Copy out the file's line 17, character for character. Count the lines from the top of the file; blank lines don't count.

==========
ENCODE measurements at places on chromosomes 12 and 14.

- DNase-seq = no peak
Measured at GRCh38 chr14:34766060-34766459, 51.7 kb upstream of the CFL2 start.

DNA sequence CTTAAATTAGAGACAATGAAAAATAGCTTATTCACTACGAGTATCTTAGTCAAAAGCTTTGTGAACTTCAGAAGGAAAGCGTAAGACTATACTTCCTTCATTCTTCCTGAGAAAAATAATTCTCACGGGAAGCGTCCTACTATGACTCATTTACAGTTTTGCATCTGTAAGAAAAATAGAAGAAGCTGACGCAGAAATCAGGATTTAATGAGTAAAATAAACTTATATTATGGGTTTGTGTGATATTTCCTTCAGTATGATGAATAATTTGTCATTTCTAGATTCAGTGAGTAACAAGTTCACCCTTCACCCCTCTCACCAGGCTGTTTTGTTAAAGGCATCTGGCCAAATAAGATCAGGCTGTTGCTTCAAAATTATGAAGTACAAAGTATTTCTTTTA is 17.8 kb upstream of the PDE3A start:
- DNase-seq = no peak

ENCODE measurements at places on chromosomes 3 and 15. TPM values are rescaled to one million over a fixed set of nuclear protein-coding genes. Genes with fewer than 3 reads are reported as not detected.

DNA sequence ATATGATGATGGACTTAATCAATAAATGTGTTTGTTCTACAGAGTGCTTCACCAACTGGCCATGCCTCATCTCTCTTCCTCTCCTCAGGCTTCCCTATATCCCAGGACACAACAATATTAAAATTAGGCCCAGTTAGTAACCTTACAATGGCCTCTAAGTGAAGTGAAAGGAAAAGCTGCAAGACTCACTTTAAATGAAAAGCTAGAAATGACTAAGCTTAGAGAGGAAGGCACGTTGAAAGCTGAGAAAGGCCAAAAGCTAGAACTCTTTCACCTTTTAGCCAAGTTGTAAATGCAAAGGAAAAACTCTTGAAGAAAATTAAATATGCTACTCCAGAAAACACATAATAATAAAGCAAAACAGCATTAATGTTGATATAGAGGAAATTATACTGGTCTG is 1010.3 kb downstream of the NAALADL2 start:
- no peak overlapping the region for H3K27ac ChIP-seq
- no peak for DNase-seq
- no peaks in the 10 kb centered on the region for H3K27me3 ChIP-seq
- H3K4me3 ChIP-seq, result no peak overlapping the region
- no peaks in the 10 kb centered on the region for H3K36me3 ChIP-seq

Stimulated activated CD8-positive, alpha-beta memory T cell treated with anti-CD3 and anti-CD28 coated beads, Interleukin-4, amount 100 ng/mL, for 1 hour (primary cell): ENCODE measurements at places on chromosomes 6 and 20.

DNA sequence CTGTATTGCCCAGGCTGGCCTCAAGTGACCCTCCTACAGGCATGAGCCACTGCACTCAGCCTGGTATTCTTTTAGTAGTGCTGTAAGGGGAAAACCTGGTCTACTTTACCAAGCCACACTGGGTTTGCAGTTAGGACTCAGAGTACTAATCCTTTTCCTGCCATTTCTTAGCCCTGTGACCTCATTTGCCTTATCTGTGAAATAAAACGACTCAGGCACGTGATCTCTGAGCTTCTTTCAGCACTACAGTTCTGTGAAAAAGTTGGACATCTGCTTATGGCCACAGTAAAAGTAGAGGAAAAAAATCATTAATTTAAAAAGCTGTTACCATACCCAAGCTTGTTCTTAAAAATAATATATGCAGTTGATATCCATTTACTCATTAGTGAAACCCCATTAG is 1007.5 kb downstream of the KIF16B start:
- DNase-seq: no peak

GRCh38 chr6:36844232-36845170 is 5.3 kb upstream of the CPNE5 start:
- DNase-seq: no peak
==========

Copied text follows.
- DNase-seq: no peak